During the first years of the Banzer presidency, the economy improved rapidly. Exports tripled between 1970 and 1974 because of increased production of petroleum, natural gas, and tin, which was then refined] in Bolivian smelters. The production of cotton in the Santa Cruz area in eastern Bolivia also tripled between 1970 and 1975.[3]

Despite this economic growth, Bolivia reverted to the repression of earlier regimes. The new minister of interior, Colonel Andrés Sélich, ordered a massive crackdown on the left, abolishing labor unions and closing the universities. The government brutally suppressed a general strike against the devaluation of the Bolivian peso in 1972. In 1974 price increases for basic goods and control of food prices resulted in roadblocks by peasants in the Cochabamba Valley and their subsequent massacre by the military.[3]

The governing alliance disintegrated almost immediately when the MNR and the FSB split. They proved an unreliable support for Banzer because only small factions remained in the FPN. The armed forces were also divided, and various factions tried to overthrow the regime. On June 5, 1974, younger officers belonging to the Generational Group (Grupo Generacional) and led by General Gary Prado Salmón attempted a coup, demanding that Banzer legitimize his rule. It failed, however, as did another on November 7 that was supported by military, MNR, and FSB elements in Santa Cruz.[3]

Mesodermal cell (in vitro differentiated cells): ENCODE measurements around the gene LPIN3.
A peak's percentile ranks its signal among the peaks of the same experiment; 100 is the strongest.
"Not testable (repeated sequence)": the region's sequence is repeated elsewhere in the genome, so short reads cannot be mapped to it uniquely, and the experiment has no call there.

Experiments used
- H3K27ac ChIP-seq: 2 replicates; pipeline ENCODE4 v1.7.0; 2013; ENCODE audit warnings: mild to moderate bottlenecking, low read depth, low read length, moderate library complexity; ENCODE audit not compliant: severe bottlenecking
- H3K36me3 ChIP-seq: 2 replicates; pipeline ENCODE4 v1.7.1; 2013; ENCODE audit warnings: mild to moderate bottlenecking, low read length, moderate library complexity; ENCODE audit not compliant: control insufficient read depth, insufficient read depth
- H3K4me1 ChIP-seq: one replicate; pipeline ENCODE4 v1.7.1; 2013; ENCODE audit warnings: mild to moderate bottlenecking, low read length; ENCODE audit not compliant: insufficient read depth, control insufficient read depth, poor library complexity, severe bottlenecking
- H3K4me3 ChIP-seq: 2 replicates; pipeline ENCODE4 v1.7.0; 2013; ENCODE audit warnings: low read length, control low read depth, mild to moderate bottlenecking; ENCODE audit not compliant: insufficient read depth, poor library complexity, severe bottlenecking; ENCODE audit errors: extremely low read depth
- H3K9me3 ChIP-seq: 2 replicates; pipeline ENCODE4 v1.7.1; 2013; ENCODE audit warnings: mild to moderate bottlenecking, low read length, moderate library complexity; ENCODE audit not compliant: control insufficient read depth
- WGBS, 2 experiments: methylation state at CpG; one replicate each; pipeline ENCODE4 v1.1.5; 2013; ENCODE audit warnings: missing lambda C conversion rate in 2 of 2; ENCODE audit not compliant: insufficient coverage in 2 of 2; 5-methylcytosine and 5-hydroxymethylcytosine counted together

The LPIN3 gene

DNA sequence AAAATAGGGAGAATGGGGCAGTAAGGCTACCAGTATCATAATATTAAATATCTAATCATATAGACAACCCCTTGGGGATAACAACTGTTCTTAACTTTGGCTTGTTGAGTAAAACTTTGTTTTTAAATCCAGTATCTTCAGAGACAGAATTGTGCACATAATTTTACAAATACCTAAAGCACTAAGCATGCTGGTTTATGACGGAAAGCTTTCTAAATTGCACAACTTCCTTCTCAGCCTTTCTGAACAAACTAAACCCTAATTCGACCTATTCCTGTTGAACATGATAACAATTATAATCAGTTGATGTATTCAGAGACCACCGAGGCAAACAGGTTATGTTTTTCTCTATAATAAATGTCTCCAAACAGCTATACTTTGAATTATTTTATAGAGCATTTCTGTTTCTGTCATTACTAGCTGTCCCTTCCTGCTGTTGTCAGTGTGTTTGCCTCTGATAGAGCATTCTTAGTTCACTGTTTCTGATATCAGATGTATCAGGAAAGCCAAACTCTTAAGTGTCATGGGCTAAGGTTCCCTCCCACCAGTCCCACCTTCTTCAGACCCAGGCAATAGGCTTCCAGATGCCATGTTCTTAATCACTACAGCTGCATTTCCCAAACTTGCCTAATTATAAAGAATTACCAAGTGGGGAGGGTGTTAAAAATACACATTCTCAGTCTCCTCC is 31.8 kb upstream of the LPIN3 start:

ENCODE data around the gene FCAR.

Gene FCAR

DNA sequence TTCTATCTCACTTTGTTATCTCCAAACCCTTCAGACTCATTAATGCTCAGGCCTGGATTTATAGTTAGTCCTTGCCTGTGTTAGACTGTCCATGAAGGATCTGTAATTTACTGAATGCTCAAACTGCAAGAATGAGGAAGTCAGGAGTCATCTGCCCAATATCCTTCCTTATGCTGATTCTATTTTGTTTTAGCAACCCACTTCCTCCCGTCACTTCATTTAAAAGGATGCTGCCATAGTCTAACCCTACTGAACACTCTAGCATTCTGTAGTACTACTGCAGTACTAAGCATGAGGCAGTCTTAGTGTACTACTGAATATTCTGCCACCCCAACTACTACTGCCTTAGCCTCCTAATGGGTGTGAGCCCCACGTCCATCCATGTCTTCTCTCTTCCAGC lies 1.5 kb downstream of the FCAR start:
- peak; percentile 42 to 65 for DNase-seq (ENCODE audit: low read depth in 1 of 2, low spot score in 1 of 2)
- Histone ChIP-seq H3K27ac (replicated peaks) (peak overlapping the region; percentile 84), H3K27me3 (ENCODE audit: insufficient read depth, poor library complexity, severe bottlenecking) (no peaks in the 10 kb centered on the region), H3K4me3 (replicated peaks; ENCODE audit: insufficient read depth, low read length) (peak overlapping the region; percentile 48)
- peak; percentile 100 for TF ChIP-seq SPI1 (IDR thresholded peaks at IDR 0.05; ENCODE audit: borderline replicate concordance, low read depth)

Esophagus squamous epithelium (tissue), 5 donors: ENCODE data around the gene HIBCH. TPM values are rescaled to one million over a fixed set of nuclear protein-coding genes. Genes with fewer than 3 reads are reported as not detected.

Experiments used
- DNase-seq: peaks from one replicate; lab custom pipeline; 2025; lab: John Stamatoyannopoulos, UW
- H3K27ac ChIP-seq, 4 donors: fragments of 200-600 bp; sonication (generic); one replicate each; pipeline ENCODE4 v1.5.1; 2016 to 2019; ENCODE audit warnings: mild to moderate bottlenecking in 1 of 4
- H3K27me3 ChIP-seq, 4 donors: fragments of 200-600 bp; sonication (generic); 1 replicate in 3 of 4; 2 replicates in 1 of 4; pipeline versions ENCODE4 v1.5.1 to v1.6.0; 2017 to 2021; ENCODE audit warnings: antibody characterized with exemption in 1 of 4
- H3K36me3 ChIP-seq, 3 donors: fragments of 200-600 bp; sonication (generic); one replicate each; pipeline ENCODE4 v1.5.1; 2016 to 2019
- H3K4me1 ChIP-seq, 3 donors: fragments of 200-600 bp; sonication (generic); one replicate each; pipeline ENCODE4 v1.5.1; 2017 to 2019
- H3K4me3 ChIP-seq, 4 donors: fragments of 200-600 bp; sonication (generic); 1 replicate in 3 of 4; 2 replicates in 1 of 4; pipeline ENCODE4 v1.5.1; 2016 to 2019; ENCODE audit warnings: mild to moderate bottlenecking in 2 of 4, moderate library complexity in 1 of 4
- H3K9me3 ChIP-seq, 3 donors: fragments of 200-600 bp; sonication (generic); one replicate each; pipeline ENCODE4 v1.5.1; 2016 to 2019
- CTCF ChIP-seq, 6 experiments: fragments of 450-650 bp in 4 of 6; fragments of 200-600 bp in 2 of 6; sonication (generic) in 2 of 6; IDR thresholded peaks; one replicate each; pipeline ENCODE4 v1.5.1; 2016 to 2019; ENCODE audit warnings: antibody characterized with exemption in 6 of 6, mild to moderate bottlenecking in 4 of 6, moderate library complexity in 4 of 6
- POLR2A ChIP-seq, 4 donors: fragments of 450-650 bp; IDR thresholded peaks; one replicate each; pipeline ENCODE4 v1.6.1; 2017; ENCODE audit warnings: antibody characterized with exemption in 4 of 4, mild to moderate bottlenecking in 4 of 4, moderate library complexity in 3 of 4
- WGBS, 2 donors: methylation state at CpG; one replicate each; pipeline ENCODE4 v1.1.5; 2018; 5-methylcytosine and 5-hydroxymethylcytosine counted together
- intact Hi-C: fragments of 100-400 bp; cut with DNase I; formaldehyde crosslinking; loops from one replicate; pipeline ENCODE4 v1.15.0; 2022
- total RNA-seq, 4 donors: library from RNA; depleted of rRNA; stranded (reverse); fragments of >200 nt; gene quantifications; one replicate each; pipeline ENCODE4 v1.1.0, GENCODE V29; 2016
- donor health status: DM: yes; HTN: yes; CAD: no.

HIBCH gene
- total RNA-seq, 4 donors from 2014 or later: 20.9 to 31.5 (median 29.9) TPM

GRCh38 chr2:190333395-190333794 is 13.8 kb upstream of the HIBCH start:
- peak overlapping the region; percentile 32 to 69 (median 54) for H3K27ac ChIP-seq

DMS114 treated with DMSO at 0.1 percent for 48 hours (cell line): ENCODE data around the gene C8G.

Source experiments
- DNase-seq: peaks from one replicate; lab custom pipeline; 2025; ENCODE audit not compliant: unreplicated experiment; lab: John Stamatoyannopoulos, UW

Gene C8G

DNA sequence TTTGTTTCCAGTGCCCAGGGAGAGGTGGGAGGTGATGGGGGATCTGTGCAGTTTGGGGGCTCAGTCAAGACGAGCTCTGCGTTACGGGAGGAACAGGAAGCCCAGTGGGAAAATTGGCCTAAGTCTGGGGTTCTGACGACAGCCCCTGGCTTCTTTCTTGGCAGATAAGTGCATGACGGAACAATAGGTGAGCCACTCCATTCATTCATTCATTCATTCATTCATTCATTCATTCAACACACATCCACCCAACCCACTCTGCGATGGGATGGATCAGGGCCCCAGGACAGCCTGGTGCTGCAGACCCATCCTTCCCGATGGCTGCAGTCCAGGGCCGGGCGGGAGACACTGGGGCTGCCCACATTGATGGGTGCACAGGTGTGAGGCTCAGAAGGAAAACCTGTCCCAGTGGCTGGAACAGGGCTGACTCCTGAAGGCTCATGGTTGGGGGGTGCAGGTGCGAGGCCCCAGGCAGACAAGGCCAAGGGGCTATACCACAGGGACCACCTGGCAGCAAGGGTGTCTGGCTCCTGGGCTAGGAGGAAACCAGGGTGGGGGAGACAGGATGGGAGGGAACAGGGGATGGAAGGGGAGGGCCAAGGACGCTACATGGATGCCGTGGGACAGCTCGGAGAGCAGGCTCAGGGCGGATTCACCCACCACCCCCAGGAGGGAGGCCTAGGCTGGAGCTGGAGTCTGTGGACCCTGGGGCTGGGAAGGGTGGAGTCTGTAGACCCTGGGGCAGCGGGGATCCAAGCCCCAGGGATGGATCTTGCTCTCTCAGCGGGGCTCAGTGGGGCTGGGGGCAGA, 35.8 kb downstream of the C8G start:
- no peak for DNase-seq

The November 7, 1974, coup has been called an auto-golpe (self-made coup) because it gave Banzer a reason to rule without civilian interference. Influenced by the Brazilian model, he announced the complete reorganization of the Bolivian political system and the formation of a "new Bolivia" under military rule. Banzer hoped to keep the support of the business community, the mine owners, the agricultural entrepreneurs in Santa Cruz, and the growing number of loyal bureaucrats.[3]